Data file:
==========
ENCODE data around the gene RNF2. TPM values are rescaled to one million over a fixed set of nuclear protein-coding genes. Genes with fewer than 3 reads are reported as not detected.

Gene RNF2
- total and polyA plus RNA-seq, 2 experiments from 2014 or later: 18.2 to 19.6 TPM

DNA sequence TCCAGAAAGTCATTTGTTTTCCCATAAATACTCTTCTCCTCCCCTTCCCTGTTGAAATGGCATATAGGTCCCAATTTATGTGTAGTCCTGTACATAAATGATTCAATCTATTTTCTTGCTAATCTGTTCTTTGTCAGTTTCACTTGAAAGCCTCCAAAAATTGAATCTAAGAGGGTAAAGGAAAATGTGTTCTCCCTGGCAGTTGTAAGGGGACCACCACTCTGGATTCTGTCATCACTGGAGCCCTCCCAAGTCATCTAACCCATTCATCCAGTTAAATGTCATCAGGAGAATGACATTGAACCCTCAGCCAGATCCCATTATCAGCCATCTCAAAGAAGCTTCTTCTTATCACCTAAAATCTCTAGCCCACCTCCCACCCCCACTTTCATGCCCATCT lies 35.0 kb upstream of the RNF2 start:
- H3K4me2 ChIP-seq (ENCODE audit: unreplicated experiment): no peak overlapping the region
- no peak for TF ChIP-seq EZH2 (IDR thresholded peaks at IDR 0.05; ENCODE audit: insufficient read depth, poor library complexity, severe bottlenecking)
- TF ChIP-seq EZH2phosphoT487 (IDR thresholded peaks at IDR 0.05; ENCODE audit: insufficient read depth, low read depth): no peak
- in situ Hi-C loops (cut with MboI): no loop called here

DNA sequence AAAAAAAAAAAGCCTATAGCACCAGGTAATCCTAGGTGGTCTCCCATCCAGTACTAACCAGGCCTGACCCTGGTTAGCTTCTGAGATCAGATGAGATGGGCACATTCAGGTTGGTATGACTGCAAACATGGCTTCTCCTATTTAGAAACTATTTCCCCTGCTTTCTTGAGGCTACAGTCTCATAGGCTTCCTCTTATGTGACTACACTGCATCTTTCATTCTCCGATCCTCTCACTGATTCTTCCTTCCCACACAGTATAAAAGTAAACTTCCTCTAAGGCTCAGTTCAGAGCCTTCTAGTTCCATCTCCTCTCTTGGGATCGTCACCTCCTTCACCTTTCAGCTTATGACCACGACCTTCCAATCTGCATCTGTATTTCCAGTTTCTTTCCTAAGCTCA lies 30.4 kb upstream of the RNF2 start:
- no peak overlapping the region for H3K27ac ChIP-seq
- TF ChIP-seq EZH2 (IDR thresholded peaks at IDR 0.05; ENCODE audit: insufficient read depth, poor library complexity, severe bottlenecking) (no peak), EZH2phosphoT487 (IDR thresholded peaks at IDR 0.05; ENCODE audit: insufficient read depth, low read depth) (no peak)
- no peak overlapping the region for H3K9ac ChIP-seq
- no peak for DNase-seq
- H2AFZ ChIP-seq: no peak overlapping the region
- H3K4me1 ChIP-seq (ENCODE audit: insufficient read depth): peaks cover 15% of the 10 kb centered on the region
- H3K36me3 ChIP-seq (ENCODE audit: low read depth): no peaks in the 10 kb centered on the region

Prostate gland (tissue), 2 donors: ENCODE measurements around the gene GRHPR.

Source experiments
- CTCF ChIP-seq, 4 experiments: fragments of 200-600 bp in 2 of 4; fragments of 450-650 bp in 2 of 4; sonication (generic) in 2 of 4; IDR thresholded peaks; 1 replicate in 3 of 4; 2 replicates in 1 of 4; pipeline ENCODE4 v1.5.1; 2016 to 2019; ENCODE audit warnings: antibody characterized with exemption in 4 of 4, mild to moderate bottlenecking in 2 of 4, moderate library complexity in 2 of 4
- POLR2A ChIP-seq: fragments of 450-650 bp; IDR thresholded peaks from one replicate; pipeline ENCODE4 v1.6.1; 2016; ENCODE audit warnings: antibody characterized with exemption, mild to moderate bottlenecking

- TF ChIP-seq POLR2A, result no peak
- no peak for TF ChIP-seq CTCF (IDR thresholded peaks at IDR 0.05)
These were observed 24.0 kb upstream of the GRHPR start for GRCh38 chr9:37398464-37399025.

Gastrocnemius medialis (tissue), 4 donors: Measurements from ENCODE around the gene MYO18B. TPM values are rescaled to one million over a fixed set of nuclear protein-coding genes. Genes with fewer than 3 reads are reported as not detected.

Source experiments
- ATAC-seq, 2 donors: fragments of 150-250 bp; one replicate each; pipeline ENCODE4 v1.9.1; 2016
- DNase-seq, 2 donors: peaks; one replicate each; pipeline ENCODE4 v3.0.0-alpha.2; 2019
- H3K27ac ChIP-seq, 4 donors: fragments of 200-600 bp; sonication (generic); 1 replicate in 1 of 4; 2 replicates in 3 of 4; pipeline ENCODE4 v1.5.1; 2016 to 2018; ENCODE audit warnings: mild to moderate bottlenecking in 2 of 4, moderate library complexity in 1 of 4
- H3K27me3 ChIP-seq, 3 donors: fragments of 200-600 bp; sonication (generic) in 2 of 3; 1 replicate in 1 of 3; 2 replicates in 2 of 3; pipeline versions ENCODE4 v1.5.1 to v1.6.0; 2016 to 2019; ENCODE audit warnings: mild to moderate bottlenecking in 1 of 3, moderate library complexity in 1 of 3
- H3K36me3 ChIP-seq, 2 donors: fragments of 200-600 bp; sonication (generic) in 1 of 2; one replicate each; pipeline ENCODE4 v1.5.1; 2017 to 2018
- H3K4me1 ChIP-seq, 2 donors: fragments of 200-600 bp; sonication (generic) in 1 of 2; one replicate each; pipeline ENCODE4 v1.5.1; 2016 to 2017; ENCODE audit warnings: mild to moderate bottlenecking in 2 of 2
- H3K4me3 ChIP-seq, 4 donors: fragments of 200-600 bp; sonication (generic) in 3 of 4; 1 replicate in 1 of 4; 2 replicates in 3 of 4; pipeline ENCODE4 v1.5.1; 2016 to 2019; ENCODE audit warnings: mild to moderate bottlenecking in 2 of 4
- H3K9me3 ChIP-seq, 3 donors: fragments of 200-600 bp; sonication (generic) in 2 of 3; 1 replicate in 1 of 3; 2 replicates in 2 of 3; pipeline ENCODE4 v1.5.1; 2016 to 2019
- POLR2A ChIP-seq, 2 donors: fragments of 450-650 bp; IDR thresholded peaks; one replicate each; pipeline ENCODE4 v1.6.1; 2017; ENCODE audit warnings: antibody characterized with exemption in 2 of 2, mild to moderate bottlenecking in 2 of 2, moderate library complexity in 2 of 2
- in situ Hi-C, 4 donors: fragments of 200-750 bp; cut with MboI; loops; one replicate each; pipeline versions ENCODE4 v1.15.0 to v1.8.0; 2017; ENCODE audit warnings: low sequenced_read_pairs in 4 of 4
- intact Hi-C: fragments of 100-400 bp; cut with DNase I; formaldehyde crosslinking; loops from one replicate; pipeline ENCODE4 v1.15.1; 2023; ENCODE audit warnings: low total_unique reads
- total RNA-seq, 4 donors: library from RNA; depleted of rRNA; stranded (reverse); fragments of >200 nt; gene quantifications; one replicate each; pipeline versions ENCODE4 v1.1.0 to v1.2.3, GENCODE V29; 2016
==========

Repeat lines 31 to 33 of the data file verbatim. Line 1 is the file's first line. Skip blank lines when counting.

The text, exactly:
- H3K4me1 ChIP-seq, 2 donors: fragments of 200-600 bp; sonication (generic) in 1 of 2; one replicate each; pipeline ENCODE4 v1.5.1; 2016 to 2017; ENCODE audit warnings: mild to moderate bottlenecking in 2 of 2
- H3K4me3 ChIP-seq, 4 donors: fragments of 200-600 bp; sonication (generic) in 3 of 4; 1 replicate in 1 of 4; 2 replicates in 3 of 4; pipeline ENCODE4 v1.5.1; 2016 to 2019; ENCODE audit warnings: mild to moderate bottlenecking in 2 of 4
- H3K9me3 ChIP-seq, 3 donors: fragments of 200-600 bp; sonication (generic) in 2 of 3; 1 replicate in 1 of 3; 2 replicates in 2 of 3; pipeline ENCODE4 v1.5.1; 2016 to 2019